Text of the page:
We explored several types of criteria that could be used to identify safety net hospitals, including inpatient claims-based measures and measures derived from hospital financial data. Our analysis of both the HCUP and three-state data suggest that the definition of the patient population (e.g., with or without Medicare SSI beneficiaries) that is to be considered in the DSH allocation statistic is more important than how the care provided to those patients is quantified. Generally, the measures that included Medicare SSI beneficiaries along with all other low-income patients generally performed better than those that did not in targeting financially vulnerable hospitals. If an "all low-income" patient measure is not administratively feasible, using Medicaid patients only is preferable to Medicare SSI and Medicaid days or the Medicare DSH patient percentage, both of which are less correlated with low-income patients.
The different measures quantifying the amount of inpatient care provided to a low-income population (days, discharges, or charges) are highly correlated. However, the choice could have implications for certain hospitals. Those which have a high volume of Medicaid maternity cases or shorter than average length of stay (e.g. California hospitals) would benefit if discharges were used instead of days as the measure of the proportion of care provided to low-income patients. The Medicare case mix index is not a good proxy for the hospital's low-income patient case mix. In the absence of data on the case mix of low-income patients, days or charges should be used instead of discharges as the allocation statistic.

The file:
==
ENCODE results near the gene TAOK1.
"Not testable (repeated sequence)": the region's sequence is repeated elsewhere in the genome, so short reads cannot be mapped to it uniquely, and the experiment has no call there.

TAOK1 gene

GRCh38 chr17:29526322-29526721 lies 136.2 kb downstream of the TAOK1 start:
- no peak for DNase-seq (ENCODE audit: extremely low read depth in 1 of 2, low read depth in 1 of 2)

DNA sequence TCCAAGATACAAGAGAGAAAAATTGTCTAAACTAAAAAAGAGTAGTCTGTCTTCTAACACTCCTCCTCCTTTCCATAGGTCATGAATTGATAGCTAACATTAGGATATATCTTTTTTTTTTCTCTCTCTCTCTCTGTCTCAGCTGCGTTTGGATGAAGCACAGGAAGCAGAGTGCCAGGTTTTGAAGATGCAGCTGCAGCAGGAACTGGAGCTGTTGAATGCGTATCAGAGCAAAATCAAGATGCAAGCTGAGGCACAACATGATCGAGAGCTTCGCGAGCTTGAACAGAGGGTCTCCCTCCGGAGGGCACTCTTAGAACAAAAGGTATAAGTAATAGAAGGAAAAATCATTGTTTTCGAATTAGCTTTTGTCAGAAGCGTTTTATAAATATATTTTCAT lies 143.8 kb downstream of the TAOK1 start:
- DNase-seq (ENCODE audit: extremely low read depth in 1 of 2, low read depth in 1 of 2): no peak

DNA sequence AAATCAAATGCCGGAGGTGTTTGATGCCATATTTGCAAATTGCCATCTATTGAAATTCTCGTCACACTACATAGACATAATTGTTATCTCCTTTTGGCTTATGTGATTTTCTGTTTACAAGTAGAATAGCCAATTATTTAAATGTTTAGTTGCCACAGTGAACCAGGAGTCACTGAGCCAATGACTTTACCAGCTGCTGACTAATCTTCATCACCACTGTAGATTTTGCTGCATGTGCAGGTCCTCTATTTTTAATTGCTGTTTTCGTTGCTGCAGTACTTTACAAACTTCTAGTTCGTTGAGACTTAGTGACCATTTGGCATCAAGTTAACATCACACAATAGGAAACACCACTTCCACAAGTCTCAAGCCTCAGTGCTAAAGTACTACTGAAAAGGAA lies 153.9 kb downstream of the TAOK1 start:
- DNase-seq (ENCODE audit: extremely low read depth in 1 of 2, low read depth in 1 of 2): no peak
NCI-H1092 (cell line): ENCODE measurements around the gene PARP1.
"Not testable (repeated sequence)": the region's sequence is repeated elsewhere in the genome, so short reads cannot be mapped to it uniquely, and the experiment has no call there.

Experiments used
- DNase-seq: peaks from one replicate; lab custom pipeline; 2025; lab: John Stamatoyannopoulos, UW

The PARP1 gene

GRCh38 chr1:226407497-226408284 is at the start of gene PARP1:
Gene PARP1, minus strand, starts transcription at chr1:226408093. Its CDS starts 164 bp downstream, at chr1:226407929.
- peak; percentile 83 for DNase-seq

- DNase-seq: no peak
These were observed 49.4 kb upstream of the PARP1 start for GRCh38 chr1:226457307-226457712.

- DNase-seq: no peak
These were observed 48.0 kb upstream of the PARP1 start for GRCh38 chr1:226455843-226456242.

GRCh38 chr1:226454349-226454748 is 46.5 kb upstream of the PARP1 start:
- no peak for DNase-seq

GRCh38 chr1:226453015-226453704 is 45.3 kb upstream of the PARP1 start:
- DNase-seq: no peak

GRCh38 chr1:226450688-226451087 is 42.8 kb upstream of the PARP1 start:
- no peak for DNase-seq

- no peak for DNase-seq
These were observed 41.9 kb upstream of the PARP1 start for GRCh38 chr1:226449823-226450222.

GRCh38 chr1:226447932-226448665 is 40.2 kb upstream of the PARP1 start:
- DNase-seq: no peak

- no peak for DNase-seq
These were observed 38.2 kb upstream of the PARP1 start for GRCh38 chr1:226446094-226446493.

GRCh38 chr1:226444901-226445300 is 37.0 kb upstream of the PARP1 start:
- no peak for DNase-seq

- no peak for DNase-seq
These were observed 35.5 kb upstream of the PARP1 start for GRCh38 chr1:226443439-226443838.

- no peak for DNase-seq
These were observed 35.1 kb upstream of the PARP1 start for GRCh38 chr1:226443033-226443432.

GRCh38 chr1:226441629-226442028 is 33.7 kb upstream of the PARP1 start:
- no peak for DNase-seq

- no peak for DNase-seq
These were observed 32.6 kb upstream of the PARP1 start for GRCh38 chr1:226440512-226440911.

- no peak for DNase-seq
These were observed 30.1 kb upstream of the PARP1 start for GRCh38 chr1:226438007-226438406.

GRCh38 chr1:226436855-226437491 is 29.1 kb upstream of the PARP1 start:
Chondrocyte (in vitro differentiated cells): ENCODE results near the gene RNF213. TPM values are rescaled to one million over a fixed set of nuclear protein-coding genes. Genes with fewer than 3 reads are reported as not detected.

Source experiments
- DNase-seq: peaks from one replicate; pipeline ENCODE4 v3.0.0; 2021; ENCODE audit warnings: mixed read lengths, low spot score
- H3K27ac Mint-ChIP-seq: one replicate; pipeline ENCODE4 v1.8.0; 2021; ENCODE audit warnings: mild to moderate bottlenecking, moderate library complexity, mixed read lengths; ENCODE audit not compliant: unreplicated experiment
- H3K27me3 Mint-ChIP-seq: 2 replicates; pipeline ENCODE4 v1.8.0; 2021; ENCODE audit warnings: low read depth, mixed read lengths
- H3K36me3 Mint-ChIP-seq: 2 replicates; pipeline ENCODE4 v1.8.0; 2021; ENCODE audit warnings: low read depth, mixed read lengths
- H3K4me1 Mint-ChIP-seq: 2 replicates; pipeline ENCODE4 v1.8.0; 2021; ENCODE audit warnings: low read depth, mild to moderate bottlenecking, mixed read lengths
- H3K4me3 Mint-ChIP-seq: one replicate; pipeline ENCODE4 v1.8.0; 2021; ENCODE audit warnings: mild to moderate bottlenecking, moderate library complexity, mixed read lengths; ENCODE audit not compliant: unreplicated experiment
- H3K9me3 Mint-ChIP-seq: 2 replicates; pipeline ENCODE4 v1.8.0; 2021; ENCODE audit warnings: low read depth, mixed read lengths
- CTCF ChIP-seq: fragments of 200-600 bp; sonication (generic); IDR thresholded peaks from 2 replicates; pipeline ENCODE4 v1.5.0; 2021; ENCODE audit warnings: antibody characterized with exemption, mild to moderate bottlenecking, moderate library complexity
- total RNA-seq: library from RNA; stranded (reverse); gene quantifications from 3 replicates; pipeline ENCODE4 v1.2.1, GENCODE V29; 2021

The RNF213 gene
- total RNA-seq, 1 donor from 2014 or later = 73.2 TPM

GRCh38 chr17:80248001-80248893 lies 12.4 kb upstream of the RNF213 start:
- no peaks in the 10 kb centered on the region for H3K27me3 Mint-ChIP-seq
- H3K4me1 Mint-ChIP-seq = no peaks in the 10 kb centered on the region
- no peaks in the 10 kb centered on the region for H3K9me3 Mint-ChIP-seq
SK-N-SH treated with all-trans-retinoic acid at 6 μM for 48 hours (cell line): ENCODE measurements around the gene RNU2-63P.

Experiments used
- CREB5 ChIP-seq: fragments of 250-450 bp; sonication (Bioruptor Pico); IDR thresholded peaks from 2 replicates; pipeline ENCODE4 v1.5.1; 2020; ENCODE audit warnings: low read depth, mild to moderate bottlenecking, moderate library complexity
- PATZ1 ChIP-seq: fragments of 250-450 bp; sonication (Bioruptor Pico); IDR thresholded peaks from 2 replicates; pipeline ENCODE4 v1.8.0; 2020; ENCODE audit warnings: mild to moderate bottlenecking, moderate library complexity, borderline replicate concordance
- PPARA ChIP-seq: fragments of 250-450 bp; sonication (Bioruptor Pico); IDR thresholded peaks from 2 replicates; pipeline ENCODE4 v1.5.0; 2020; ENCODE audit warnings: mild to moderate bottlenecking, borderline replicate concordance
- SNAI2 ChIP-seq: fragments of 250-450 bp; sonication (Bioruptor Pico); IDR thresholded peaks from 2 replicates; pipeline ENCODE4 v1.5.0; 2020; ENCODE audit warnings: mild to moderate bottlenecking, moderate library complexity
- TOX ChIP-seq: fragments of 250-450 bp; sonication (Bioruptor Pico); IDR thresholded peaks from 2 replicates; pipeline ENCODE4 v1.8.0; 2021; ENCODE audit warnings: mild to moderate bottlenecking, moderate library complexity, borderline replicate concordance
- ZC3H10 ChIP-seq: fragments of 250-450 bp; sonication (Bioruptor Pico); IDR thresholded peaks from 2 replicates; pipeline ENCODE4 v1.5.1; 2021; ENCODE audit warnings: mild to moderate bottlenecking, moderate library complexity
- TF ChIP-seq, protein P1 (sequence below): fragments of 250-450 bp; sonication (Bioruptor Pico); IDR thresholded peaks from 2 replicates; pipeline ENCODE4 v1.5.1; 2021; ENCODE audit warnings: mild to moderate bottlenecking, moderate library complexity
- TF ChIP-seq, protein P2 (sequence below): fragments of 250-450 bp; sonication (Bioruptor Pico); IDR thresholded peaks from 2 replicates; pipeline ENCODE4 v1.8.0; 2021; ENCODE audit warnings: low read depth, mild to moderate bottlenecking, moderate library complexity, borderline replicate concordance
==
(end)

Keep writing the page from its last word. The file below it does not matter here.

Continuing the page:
From the financial data for the three states we were able to compare how a revenue statistic that includes both inpatient and outpatient care compares to one that includes inpatient care only. The correlation between low-income days and low-income revenues indicates the choice of measure could have significant implications for some hospitals. The measure of the proportion of a hospital's gross revenues that is attributable to low-income patients was slightly more highly correlated with the hospital's ratio of financial risk to operating expenses than the other utilization measures. It is not clear from the correlation results that including all care significantly improves the targeting of DSH funds to financially vulnerable safety net hospitals. Also, the inclusion of outpatient care raises issues regarding subsidies to other ambulatory care providers. The role that non-hospital ambulatory care providers play in the safety net for low-income populations is discussed in Appendix E. A policy that concentrates federal support for uncompensated care solely on hospitals may serve to discourage community providers from furnishing substantial amounts of care to indigent populations. It may also have implications for the relative generosity of Medicaid payments for services provided in hospital outpatient departments and clinics and in physician offices. This is an area that warrants further investigation.